That David Mark’s Senate has given this country something that is very important: it is a Senate imbued with reassuring maturity that has ensured stability for the country’s young democracy. It is a gift that will not escape the interest of contemporary historians.
Their fixation with the legacy of democratic stability and often conciliatory tone in dealing with Jonathan’s executive arm of the government gives, on the other hand, a sense of evasiveness if not irresponsibility. Mark himself, as said in a previous article is a true model for this country’s historically restless and ambitious armed forces personnel who resorted to coups-d’ etat to achieve their ambition of power. Senator Mark, as I said at that time has proven by his success in the army and later politics, that it is indeed possible for any ambitious military personnel to shred their uniform, fight it out in the political turf and achieve leadership positions through democratic means. While it is no shame to rise from undemocratic origins as he did, this by itself doesn’t guarantee the broad vision needed to run the chaos called Nigeria.
The problem most people see with this Senate is that it is mellow and evasive on critical issues affecting the nation. In the name of stability and democratic well being of the nation, they seem to think that a blind support for the President means the same thing as support for democracy. Based on this wrong notion, they continue to give an uncritical support and, if you like, free pass to government on almost every issue including, but not limited to non-observance of the rule of law, and a chronic inability to implement budget appropriation beyond 30-35 percent.
The Senate sits pretty as the civil society, media and political parties speak with one voice day-in-day-out in a trite against an inept government that thinks that doling out national wealth through outright bribes and myriad of waivers and subsidies and entitlement programmes as the way to keep power. We have corruption in a monstrous scale though it must be said that inefficiency, corruption, chicanery, cheating and venality among other ills have been with the country for a long time. The difference this time is that we are in a boom period. The question on the lips of many is for how long the Senate will continue to cozy itself to the administration, behaving like dynastic Maharajas. Nobody has a divine right to rule us.
This is an attitude that cannot be justified even where there is a sense among some of them that they bought their seats and are therefore entitled to reap where they sowed.
While the House of Representatives appears ready at all times to do business with Nigerians on all matters, notably on the issue of national security, the Senate is yet to wake up to its duty as the nation reaps deaths as its daily wages. We need radical defence and national security reforms to stem the slide into permanent insecurity that has put Nigeria in an infamous club that groups Nigeria with Syria, Iraq, Pakistan, Afghanistan and Somalia. They all know what is needed of them and say it: this beautiful country is heading towards destruction. Is our Senate going to be a catalyst for change? This will require them to hold the government accountable and force its hands to carry out meaningful physical action, not just empty words which mean nothing as life becomes a cheap commodity throughout the land.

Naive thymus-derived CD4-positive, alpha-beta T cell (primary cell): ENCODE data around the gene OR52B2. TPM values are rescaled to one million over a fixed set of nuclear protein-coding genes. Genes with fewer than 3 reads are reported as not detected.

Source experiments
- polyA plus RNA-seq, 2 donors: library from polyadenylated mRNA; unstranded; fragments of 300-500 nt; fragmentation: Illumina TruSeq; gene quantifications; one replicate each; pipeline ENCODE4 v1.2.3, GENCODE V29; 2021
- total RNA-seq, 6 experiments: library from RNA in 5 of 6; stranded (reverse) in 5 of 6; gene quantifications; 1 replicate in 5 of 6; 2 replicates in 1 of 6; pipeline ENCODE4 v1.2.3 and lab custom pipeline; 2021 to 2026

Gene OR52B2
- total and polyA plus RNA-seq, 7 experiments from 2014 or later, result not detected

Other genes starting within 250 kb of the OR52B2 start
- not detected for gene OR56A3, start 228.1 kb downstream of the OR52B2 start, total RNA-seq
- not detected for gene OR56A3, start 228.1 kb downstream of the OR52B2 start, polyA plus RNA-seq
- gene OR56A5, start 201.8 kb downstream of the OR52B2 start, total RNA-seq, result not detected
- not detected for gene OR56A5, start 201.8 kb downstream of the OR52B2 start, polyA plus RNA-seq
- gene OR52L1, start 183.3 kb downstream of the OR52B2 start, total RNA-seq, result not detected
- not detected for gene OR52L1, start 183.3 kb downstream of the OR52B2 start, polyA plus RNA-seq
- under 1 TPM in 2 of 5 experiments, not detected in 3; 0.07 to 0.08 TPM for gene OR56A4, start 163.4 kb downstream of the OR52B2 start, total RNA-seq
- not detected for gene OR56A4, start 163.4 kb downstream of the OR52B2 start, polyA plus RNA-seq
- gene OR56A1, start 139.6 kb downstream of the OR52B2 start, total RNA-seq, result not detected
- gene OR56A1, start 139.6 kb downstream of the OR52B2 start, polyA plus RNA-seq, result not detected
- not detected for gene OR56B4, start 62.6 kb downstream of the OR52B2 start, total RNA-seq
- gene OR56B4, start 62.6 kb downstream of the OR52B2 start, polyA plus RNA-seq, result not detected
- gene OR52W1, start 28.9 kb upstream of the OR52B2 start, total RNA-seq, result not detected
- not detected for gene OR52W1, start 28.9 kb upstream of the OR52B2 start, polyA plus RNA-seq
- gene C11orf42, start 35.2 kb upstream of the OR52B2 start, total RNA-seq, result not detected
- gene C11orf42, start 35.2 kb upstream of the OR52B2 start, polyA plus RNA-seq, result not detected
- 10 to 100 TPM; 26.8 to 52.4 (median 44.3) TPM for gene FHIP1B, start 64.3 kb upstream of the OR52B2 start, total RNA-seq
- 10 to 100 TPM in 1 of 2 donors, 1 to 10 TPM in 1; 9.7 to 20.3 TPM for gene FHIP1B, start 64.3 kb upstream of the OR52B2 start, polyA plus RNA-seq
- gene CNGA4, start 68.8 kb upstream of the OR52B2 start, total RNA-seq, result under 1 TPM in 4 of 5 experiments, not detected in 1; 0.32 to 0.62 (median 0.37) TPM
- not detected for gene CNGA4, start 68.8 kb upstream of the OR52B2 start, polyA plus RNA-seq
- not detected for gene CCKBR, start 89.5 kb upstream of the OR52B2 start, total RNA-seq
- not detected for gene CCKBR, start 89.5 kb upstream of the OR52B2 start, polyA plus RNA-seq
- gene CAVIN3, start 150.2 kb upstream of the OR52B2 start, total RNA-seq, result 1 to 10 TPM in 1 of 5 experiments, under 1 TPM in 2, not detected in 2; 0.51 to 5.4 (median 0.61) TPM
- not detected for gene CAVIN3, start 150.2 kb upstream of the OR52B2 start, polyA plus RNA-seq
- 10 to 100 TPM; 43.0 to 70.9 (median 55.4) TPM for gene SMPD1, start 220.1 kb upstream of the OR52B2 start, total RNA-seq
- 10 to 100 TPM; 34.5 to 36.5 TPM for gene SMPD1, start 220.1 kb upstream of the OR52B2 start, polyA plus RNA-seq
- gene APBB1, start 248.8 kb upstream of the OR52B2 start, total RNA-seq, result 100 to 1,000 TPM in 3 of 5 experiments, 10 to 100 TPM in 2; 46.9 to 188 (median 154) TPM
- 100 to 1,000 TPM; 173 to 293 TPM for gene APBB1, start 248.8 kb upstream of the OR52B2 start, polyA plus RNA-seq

It is very clear by now that the standpoint of government is to hold on to power. Beyond this, nothing matters at all. Senators on their own have one pre-occupation, which is that nothing must upset the apple cart. There is suspicion that they are being paid money to give the government a lee-way. But for how long, and at what cost to humanity shall we continue to wait on the government to brace itself to challenges of lawlessness and terrorism?
There was a recent statement by the Governor of Jigawa State, Sule Lamido, that some ministers were more powerful than the federal government that appointed them. The drama playing out between the Senate Committee on Petroleum Resources (Up-stream) and the Minister, Diezani Allison-Madueke, is nothing short of an affirmation of this statement. However, the Senate as a whole seems to be at a loss as to how to deal with a recalcitrant minister who has willfully refused to respond to its summons. The Senate’s response is now in the court of public opinion but by this yardstick alone, the upper chamber of the parliament doesn’t just look pretty.
Political maturity does not mean that the Senate, as an important arm of the federal parliament, should continue to play deaf and dumb to the yearnings of Nigerians who wish to have their government sit up. No man has ever earned anyone’s respect by being too courteous. The only way to earn respect is by standing equal or superior to somebody. This is inherent in the concept of separation of powers in the Presidential system we practice. If the Senate does not show the guts needed to call this government to order, there is no way the willingness to do so by the House can fetch us anything. It is a bi-cameral parliament.
My view here is more of a call for a paradigm change of Nigeria’s anti-terrorism policy and the need for good governance – which the parliament can force the executive arm to do – rather than a call for outright impeachment which, though warranted, is unattainable given the fractiousness of parties, factions and of the political space.
The Senate, as the senior arm of the bi-cameral legislature, has a leadership role beyond regime protection, which lies in putting the country in a more stable condition and peace for our people but to do this, no one should dream of eating omelet without breaking eggs.